Maori Flag (New Zealand) LbNA # 37095
|Placed Date||Dec 7 2007|
|Location||Karangahake, NI, New Zealand, INT|
|Found By||55 steps|
|Last Found||Nov 20 2008|
|Last Edited||Nov 9 2015|
Location: The walk starts in the Karangahake Gorge carpark area. Karangahake Gorge is on State Highway 2 between Waihi and Paeroa.
Time estimate: 60-90 minutes.
Terrain: Fairly level path, with some pot holes. Path sometimes runs very near the river and also through a dimly lit tunnel. You may want to bring along a flashlight (torch) for additional illumination.
Suggested ink colors: black and red
We planted this box while we vacationed in New Zealand. One aspect of the country that interested us was the Maori culture, so I created several boxes on this theme.
In 1990 there was a national flag competition in New Zealand. None of the entries showed any Maori acknowledgement or inspiration. The TE KAWARIKI therefore held their own Maori flag competition. The stamp image in this box shows the winning entry.
The flag is black over white over red, with the thin white stripe incorporating a circular — almost spiral — pattern. The symbology of the flag is as follows:
BLACK represents Te Korekore (the realm of potential being). It thus symbolizes the long darkness from which the earth emerged, as well as signifying Rangi - the heavens, a male, formless, floating, passive force.
WHITE represents Te Ao Marama (the realm of being and light). It symbolizes the physical world, purity, harmony, enlightenment and balance.
RED represents Te Whei Ao (coming into being). It symbolizes Papatuanuku, the earth-mother, the sustainer of all living things, and thus both the land and active forces.
The spiral-like KORU, symbolic of a curling fern frond, represents the unfolding of new life, hope for the future and the process of renewal.
As a whole, the design represents the balance of the forces of nature, masculine and feminine, active and passive, potential and physical, air and earth. It can also be interpreted as symbolizing the white cloud rolling across the face of the land, as in the Maori name for New Zealand, Aotearoa ("Land of the long white cloud").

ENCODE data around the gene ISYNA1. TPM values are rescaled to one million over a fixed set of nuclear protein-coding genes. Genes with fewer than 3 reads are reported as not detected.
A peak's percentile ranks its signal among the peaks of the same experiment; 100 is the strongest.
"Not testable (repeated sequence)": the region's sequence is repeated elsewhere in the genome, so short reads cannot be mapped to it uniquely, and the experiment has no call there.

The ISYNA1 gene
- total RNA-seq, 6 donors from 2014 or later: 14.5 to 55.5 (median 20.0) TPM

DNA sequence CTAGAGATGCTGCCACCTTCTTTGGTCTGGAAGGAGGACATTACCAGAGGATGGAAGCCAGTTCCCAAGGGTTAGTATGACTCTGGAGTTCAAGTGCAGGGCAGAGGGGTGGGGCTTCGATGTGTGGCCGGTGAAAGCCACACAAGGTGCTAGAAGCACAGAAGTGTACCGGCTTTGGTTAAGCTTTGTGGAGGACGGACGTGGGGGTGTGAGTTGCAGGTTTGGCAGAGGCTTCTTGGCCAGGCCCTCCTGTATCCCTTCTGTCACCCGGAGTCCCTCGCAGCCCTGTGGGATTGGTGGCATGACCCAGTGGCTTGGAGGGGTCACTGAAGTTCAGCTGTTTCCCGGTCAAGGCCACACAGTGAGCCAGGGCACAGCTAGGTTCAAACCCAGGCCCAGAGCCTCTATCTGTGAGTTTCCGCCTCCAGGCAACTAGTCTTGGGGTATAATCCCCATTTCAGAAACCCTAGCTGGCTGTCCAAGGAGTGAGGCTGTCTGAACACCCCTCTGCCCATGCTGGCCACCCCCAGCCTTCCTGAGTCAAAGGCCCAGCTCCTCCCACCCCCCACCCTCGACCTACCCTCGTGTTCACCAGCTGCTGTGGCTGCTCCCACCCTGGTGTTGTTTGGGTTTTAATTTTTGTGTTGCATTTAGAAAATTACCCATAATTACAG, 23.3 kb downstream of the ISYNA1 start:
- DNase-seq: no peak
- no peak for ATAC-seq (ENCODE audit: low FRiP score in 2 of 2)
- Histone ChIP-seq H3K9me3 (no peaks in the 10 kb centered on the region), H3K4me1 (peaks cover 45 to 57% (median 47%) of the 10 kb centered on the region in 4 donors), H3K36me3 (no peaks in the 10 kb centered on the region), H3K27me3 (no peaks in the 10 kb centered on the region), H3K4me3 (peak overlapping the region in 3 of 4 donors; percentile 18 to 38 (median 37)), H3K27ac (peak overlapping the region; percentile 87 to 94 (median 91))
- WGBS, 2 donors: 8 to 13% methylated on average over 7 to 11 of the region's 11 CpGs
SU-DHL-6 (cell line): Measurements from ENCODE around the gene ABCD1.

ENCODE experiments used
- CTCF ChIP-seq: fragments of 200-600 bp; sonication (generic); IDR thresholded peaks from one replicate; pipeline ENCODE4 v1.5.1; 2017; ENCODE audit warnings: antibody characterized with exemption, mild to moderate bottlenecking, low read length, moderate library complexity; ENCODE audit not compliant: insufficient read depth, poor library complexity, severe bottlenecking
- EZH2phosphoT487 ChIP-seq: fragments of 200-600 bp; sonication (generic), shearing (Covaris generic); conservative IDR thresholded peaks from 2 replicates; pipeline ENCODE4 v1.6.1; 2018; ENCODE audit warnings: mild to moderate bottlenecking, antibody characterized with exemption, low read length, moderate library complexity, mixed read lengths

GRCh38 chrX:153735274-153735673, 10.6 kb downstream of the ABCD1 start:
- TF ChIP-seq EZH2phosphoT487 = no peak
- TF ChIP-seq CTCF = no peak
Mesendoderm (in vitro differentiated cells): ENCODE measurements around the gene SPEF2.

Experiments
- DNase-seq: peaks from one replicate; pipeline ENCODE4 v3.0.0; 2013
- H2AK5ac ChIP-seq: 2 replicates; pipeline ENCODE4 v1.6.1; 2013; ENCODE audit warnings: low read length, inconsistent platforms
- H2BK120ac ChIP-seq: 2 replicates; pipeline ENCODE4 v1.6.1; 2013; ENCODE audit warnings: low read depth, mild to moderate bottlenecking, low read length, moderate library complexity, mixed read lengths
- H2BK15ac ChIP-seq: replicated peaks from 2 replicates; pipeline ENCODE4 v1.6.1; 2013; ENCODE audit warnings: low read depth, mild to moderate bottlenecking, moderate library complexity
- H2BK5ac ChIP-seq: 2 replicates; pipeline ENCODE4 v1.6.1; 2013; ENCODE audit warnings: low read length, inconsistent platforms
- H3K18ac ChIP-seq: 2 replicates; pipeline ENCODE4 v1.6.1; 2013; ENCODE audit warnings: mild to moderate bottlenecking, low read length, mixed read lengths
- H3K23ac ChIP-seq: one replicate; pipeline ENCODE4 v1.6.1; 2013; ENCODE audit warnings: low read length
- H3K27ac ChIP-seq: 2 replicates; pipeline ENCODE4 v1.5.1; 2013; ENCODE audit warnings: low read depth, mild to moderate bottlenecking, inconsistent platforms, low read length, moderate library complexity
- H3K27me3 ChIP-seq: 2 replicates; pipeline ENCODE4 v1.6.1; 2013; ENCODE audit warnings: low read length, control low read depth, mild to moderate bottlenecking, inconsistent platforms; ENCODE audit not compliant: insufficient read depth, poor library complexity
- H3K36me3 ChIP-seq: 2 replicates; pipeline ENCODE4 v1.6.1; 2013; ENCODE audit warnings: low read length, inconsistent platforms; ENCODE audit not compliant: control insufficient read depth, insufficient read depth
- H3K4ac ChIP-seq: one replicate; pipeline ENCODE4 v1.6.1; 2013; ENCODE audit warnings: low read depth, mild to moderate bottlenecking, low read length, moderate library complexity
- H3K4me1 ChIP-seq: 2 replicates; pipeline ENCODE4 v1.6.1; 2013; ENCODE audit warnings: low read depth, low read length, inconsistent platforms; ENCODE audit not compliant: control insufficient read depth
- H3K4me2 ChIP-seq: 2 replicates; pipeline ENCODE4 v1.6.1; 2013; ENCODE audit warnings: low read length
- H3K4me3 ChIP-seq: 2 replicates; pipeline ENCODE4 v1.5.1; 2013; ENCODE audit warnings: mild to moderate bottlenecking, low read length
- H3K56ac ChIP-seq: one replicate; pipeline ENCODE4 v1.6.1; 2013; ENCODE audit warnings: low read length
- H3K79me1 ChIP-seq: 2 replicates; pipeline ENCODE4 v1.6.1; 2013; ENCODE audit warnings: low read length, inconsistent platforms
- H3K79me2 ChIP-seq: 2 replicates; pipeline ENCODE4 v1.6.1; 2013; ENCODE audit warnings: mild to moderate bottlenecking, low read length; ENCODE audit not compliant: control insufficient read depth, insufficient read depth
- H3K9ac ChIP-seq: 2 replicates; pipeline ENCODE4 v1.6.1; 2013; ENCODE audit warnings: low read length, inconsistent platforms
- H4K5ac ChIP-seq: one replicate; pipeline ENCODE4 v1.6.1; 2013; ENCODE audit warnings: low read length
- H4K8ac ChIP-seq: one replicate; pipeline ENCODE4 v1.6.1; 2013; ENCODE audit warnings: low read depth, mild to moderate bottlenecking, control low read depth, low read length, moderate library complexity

Source: Otago University Student Newspaper The Critic, Issue 10, April 1996.
The Maori were the first people in New Zealand, well before the gold miners that later worked in this area, To find the flag representing the Maori, start on the trail over the swing bridge, At the intersection, take the path towards and across another bridge. Stay left to walk past the Woodstock battery and then follow the river upstream until you reach another intersection. Here you must cross the river again and then enter into a LONG (1 Km) tunnel.
Upon exiting the tunnel, it is time to cross the river again. Go past the first set of concrete ruins, then stop to examine the second set. The largest section has a few trees growing in the center of it. Go to the corner with a ponga tree inside and a ponga stump outside the concrete. Follow the outside wall 4-6 steps (or now it may be small steps) from the corner towards the river. The flag is waiting beneath some leaf litter, behind a small upright tree near the wall. The box is covered in camouflage tape so it blends in better with its surroundings. Please watch for other people before you retrieve or rehide the box so it remains safe from muggles.
After stamping in, continue along the path staying to the left. You’ll pass the Crown Battery and eventually reach a swing bridge that will return you to the parking lot.
I’d really appreciate a status update if you find the box, since we live VERY FAR away and won’t be able to check on it ourselves. Kia ora!